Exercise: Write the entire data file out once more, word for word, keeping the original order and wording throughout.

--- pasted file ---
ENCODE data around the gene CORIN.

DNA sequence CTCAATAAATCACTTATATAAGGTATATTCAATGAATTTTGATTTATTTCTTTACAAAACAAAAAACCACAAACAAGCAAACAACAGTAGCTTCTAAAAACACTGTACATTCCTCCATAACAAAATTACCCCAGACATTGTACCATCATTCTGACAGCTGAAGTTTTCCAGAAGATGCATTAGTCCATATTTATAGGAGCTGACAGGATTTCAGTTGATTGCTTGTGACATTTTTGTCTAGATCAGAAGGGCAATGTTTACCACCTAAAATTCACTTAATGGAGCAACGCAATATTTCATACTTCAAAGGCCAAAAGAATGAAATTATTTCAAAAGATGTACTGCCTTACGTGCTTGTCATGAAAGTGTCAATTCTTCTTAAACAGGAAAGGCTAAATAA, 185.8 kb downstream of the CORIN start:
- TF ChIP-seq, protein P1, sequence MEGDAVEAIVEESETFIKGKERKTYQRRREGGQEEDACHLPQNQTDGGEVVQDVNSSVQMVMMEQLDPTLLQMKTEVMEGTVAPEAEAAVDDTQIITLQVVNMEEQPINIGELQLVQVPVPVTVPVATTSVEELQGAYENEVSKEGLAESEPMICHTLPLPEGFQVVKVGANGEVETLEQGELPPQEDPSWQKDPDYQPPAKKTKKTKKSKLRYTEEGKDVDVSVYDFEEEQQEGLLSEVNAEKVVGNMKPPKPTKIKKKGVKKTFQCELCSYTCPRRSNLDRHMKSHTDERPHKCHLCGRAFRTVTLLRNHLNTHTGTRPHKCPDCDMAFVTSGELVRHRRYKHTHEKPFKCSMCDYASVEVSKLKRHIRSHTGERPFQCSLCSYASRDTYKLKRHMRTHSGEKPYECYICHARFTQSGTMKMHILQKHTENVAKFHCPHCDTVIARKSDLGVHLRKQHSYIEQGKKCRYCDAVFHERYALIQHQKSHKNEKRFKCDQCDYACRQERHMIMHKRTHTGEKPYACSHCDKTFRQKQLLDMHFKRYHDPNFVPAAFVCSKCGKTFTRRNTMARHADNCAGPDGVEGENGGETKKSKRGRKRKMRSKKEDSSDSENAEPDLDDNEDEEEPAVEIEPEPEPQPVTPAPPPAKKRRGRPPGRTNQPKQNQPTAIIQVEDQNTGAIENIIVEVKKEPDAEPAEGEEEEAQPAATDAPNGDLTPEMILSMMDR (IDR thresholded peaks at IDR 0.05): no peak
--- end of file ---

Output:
ENCODE data around the gene CORIN.

DNA sequence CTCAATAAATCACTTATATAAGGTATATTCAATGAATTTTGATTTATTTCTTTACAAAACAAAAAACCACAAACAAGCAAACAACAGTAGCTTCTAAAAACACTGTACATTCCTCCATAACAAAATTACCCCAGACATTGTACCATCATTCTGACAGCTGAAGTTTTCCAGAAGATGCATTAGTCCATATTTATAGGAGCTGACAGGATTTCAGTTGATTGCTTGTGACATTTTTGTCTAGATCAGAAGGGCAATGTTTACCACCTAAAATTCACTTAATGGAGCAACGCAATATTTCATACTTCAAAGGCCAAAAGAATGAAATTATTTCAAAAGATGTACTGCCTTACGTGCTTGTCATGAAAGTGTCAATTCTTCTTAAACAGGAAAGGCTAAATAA, 185.8 kb downstream of the CORIN start:
- TF ChIP-seq, protein P1, sequence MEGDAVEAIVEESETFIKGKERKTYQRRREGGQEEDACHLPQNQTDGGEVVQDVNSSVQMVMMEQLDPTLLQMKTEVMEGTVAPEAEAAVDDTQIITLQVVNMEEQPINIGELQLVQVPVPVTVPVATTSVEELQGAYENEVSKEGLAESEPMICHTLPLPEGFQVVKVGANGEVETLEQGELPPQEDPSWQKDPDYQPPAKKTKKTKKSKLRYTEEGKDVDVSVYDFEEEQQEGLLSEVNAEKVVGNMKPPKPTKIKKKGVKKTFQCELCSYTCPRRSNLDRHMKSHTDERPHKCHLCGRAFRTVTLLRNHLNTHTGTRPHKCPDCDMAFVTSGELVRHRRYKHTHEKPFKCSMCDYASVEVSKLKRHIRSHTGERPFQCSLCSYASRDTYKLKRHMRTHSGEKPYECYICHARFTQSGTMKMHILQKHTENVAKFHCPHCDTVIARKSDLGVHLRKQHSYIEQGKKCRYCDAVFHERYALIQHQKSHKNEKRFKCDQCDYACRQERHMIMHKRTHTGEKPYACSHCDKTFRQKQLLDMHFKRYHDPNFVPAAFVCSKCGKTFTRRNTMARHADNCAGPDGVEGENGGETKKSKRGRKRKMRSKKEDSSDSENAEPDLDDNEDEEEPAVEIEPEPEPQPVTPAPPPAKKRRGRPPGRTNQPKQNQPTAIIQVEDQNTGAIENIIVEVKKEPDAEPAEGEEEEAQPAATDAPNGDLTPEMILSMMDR (IDR thresholded peaks at IDR 0.05): no peak